Once upon a time you spotted or were presented with a Job Spec which caught your attention.  You applied for the role and after an interviewing process were offered the coveted position. I’m curious to know how the original Job Spec evolved. Job Descriptions for Personal Assistants – Merited or inherited?

I attended the Assist Conference earlier this year. During the afternoon there was a very interesting break-out session on Job Specs which had us all hooked. The lady to the left of me had inherited a 12 page job spec which had not been updated in 10 years whereas the lady to the right had a 6 page document. Mine sat in the middle at 1-2 pages in length and had not been updated in 5 years.

We all belonged to varying industry sectors but one thing became clear which united us all – we had all inherited generic job specs full of clichés rather than ones based on our actual remits and duties.

These job specs were rarely used as appraisal tools for measuring progression or performance.

Our personal bugbear on the day was the all-inclusive ambiguous phrasing of ad hoc duties as requested.  For one assistant this had meant physically unblocking a toilet.

What are ad hoc duties?

For one of my previous roles as long as I had enough diet coke and Belgian biscuits in stock for my boss I was performing my role to full effect. One consistent ad hoc duty for me throughout my career has been ‘maintenance woman’. When the printer/scanner/fax breaks down I am ultimately the person who troubleshoots and fixes the machine in question.  There is always the level of expectation that I will sort it. It is my role yet this is not listed in the job spec?

I would love to hear of others experiences with ad hoc duties…..

A lot of Job Specs tend to focus on a standard set of skills rather than the actual responsibilities.

A proficient Assistant can take on a variety of roles at any given moment.  We are the ultimate super-jugglers who have the ability to throw a to-do list up in the air and catch it in a different order depending on the situation at hand. However – if we are not willing to speak up and actively list our duties how can we expect colleagues and managers to be aware of this change in office dynamics?

Generation Y make up 50% of the current work-force.  Millennials as they are often known belong to a Show and Tell Culture.  This is a culture which embraces tooting your own horn and showcasing your productivity. I grew up in a different age where working hard and being humble were power for the course for the PA.  There was less sharing of information and limited collaboration. The modern PA must embrace the culture of 2015 in order to remain connected, current and relevant.   It is imperative to be proactive about self-promotion in order to showcase your skills, achievements and personal brand.   The role has changed and so must we.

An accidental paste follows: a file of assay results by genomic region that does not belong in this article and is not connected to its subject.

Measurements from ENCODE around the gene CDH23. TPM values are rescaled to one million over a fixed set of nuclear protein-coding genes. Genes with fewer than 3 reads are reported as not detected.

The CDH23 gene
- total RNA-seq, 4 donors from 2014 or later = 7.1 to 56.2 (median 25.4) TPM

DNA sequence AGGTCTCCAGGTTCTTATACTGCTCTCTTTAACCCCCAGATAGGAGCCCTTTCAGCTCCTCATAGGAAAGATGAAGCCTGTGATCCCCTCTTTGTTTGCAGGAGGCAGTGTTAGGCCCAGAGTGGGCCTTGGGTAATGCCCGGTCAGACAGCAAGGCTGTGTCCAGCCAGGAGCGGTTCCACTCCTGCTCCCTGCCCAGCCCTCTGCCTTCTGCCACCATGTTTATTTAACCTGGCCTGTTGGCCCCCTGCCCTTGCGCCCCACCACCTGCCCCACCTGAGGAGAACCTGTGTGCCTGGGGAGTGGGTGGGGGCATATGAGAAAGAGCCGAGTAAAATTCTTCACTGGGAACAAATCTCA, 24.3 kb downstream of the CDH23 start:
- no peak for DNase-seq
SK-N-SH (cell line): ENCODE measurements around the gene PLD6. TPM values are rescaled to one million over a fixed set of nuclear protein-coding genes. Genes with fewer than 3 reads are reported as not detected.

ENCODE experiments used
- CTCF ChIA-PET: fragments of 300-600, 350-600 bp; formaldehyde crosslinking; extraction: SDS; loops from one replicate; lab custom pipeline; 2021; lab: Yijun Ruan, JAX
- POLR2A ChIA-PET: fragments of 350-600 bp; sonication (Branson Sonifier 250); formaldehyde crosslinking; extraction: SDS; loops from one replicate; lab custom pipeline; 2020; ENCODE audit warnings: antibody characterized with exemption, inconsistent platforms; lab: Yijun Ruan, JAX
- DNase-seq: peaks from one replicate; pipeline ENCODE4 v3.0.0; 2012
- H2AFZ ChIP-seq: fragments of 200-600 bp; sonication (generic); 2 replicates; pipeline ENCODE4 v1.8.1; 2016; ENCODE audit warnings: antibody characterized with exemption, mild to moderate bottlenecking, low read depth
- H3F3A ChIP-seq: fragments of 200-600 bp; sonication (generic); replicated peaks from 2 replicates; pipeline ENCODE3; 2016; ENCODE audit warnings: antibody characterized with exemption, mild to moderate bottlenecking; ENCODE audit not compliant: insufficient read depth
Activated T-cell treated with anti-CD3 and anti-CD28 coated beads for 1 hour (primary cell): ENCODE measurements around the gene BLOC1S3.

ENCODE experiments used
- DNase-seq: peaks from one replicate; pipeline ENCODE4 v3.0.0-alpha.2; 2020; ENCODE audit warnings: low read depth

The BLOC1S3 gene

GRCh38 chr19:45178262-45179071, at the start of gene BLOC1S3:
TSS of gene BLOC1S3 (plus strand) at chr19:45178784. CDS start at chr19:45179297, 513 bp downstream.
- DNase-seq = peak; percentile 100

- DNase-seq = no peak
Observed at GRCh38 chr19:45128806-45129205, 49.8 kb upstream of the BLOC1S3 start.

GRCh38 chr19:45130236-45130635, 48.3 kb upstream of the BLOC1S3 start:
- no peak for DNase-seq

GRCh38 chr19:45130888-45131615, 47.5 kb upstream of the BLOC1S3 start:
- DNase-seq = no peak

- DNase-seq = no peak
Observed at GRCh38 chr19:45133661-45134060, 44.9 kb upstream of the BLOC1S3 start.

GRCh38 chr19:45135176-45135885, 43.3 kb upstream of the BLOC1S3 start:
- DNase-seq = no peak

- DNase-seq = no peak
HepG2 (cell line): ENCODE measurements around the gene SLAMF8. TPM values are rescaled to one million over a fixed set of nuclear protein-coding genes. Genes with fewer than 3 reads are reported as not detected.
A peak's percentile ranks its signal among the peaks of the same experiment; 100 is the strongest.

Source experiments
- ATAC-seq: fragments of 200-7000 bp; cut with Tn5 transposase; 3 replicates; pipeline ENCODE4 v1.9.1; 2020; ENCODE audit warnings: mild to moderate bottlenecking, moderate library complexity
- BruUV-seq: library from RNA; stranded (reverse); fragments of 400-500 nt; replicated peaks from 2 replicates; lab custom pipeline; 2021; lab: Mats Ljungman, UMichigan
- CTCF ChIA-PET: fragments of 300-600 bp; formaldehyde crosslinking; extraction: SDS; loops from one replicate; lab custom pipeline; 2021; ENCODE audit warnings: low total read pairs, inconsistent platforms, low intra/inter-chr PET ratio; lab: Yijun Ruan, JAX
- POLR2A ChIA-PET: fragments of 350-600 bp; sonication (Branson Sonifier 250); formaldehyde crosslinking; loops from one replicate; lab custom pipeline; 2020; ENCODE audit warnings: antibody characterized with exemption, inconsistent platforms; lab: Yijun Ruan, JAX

The global tribe of administrative professionals is largely female at 98%. This means that there are over 1 billion women who are currently working in a profession that is often misunderstood and perceived as a purely subservient role.  This misconception can be partially attributed to inadequate and poorly written job descriptions.

Where to begin?

Our jobs can be hard to quantify at times so it might be worthwhile starting off by keeping a time management log of all your duties over several days to get a full idea of your all-encompassing role. Modern EAs and PAs are leaders and not helpers stuck in the old-school secretary paradigm of the past.  We expand productivity and are brand ambassadors for our bosses, company and profession.  Our job responsibilities are an essential part of the overall success of any business.  We lighten the load for executives and are vital members of any executive management team.

The Skill-set of the modern PA is a far cry from tea and typing:

  • Exceptional Communication – with colleagues, clients, suppliers, peers and the public (includes Active Listening)
  • Emotional Intelligence – the ability to understand and manage both your own emotions and your bosses / colleagues
  • Social Media Savvy – the best Assistants are all comfortable with Social Media Platforms
  • Networking – Establishing / Maintaining Interpersonal Relationships in person & online
  • CPD – Active learning in relation to both hard and soft skills